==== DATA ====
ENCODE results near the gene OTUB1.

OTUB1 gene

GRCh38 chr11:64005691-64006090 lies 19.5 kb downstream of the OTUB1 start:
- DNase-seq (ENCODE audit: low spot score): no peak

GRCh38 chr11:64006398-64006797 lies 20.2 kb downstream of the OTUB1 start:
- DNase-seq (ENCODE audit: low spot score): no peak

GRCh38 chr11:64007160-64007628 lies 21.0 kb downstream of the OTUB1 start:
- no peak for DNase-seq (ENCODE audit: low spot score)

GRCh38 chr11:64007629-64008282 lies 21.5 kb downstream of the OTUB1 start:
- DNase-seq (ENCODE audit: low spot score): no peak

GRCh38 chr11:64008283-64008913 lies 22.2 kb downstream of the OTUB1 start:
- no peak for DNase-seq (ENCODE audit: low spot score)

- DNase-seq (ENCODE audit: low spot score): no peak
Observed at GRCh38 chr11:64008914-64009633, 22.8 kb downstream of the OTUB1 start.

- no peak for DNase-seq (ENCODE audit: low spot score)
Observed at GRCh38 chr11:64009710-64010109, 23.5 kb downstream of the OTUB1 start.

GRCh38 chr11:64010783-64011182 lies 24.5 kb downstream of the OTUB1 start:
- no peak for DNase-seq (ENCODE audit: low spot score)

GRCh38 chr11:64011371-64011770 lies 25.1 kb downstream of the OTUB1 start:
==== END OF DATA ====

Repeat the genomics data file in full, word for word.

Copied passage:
ENCODE results near the gene OTUB1.

OTUB1 gene

GRCh38 chr11:64005691-64006090 lies 19.5 kb downstream of the OTUB1 start:
- DNase-seq (ENCODE audit: low spot score): no peak

GRCh38 chr11:64006398-64006797 lies 20.2 kb downstream of the OTUB1 start:
- DNase-seq (ENCODE audit: low spot score): no peak

GRCh38 chr11:64007160-64007628 lies 21.0 kb downstream of the OTUB1 start:
- no peak for DNase-seq (ENCODE audit: low spot score)

GRCh38 chr11:64007629-64008282 lies 21.5 kb downstream of the OTUB1 start:
- DNase-seq (ENCODE audit: low spot score): no peak

GRCh38 chr11:64008283-64008913 lies 22.2 kb downstream of the OTUB1 start:
- no peak for DNase-seq (ENCODE audit: low spot score)

- DNase-seq (ENCODE audit: low spot score): no peak
Observed at GRCh38 chr11:64008914-64009633, 22.8 kb downstream of the OTUB1 start.

- no peak for DNase-seq (ENCODE audit: low spot score)
Observed at GRCh38 chr11:64009710-64010109, 23.5 kb downstream of the OTUB1 start.

GRCh38 chr11:64010783-64011182 lies 24.5 kb downstream of the OTUB1 start:
- no peak for DNase-seq (ENCODE audit: low spot score)

GRCh38 chr11:64011371-64011770 lies 25.1 kb downstream of the OTUB1 start: